Chocolate in Alcohol

As we’ve learnt, cocoa is a pretty versatile ingredient. As it’s naturally bitter in flavour it can be adapted for use in all kinds of food and drinks and can be used in both sweet and savoury dishes. It can also be turned into an alcoholic drink. Liqueurs often tend to be sweet and many brands tailor to the sweet tooth. They are drunk as a short drink so a sweet, syrupy consistency actually works well, particularly at the end of a meal.

There aren’t many chocolate liqueurs on the market and these are the traditional thick, syrupy drinks. You’ll more commonly see a drink called crème de cacao. This is pretty self explanatory, as it’s made using cocoa flavouring. Despite its chocolately connotations this punchy beverage tends to be almost clear in colour, so if you’re expecting a glass of liquid, alcoholic chocolate, you might be setting yourself up for initial disappointment. However, take a sip and you’ll get a real cocoa hit. There’s also a dark version called, unsurprisingly, dark crème de cacao and this has more of a traditional chocolate brown colour. Seriously, try one of these next time you go out for dinner. If you’re a chocoholic, it really hits the spot. It’s flavoured with vanilla as well (just like chocolate bars) so there’s an extra sweet, perfumed taste.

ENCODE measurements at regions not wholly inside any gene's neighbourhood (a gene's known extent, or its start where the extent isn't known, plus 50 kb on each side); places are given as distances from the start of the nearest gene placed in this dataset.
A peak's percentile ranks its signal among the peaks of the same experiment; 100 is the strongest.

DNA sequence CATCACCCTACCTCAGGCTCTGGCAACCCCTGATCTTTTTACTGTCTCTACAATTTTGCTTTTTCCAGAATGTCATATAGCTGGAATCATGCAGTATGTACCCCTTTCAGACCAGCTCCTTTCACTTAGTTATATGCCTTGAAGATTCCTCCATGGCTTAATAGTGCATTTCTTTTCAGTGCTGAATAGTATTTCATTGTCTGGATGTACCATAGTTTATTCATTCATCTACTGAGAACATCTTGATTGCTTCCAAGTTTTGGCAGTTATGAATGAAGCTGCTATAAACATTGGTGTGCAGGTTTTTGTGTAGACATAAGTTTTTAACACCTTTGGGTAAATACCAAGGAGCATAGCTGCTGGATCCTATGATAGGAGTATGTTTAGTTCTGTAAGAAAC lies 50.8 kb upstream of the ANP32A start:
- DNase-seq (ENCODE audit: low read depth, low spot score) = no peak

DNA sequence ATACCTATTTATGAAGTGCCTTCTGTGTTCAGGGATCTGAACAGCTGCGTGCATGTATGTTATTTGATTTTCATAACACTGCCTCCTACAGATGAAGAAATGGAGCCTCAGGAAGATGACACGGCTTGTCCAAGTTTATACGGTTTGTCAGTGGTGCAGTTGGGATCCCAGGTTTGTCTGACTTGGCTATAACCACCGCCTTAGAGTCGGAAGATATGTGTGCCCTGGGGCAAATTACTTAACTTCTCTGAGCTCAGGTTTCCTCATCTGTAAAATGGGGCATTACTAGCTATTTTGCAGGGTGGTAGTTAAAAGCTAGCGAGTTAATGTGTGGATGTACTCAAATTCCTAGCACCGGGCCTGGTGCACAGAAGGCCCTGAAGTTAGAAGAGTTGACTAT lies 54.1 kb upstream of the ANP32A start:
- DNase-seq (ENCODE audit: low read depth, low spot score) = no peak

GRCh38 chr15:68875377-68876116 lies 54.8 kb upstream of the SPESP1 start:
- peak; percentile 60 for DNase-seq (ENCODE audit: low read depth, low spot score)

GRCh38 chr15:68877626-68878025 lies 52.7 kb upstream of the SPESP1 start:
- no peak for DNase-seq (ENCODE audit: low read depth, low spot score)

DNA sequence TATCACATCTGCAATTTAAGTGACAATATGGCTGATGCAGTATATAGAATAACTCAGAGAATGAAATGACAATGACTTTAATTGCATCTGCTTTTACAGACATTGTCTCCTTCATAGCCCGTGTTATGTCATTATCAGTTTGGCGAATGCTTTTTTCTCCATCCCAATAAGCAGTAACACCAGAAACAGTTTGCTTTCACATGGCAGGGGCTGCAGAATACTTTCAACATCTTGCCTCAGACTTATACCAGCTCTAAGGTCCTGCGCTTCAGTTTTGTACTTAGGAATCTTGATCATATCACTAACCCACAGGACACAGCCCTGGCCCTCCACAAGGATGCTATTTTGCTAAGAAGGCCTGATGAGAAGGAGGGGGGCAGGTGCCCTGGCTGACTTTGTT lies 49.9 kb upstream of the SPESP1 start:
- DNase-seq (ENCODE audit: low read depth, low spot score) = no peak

As well as drinking these as a liqueur, they’re great added to cocktails and work well in drinks like the chocolate Martini or the Grasshopper.

Drinking Chocolate

Hot chocolate, drinking chocolate, a nice cup of cocoa – call it what you will but people have been enjoying the benefits of liquid chocolate for thousands of years. It was the ancient Mayan and Aztec civilisations that first discovered this drink, although, of course, it was rather a bitter concoction back in those days. No sugar to sweeten things up then. In fact, it was far more of a fiery brew than the sedate bedtime drink of today, as they added chillies and peppers to their drinking chocolate. It was probably the modern day equivalent of knocking back a couple of triple espressos.

Hot chocolate is typically made with a cocoa powder base, which is topped up with hot milk or water. However, there are plenty of variations. One of my favourites is the Italian drink that is basically melted chocolate. It’s so thick you practically need a spoon to consume it but it’s absolutely delicious and gives you a real chocolate hit. I remember sitting outside a café in Venice thinking all my Christmases had come at once as I was presented with one of these. I’ve also come across a novel version of hot chocolate that’s basically a mug of piping hot milk with a small chocolate bar placed in the centre. This slowly melts into the milk creating an increasingly chocolately drink. Other versions include flavourings such as vanilla or cinnamon that add a spicy note. So it’s not just a case of spooning some cocoa into a cup and waiting for the kettle to boil – there are all kinds of ways to enjoy chocolate as a drink.